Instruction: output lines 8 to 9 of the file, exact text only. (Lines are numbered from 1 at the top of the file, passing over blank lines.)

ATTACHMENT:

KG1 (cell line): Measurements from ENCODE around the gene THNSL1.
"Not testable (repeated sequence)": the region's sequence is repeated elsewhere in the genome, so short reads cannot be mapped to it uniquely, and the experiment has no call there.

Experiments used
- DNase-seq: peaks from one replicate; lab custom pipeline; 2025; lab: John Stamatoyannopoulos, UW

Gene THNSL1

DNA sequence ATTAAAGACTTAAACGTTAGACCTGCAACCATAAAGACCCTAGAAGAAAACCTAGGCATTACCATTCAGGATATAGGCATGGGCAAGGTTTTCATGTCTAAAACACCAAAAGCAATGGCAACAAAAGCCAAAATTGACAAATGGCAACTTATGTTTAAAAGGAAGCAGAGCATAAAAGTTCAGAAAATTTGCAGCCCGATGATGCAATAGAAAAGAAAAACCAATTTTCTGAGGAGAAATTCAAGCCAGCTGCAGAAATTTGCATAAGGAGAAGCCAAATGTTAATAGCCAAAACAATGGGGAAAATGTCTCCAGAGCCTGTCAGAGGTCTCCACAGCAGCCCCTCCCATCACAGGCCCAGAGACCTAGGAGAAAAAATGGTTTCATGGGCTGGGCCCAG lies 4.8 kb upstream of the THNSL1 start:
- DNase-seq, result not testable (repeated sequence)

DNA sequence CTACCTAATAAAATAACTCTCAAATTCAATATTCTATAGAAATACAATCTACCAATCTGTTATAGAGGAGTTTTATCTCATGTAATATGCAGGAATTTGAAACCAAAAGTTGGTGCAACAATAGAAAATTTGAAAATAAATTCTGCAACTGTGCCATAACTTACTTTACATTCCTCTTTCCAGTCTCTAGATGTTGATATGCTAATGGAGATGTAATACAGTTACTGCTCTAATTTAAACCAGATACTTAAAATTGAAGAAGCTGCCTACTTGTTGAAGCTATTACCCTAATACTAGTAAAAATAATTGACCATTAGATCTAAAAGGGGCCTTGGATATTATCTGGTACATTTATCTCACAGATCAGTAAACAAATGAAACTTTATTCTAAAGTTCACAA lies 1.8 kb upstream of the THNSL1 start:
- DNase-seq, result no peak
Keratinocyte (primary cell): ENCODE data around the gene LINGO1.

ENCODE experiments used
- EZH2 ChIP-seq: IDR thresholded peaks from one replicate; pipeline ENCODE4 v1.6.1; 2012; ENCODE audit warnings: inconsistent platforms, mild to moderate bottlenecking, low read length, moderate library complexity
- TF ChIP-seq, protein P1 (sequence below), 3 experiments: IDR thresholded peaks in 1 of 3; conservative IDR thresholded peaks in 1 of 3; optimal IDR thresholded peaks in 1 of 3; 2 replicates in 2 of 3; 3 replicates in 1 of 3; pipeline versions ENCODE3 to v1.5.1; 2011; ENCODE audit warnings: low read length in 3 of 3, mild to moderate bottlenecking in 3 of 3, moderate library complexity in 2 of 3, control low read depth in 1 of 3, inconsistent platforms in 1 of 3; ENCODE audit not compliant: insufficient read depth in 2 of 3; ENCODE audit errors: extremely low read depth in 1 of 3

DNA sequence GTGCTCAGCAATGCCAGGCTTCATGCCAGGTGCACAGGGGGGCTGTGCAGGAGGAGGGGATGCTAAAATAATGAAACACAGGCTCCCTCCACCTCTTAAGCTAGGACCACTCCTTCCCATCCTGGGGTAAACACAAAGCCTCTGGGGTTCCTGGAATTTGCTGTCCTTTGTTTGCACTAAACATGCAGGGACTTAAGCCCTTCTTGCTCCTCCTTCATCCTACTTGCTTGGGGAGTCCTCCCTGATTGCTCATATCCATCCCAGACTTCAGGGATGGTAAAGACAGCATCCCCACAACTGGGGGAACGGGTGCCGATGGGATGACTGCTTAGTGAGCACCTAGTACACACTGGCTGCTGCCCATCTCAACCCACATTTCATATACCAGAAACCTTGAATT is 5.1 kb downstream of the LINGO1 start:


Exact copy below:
DNA sequence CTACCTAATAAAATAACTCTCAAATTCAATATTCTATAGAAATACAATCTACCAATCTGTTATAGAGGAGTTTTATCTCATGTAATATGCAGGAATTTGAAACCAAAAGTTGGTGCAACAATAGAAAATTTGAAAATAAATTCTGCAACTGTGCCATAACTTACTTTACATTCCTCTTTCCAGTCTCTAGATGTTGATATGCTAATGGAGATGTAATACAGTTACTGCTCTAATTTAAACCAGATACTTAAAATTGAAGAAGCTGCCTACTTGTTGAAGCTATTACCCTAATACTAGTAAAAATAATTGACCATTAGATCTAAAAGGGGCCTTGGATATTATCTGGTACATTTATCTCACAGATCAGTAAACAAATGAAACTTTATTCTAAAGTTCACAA lies 1.8 kb upstream of the THNSL1 start:
- DNase-seq, result no peak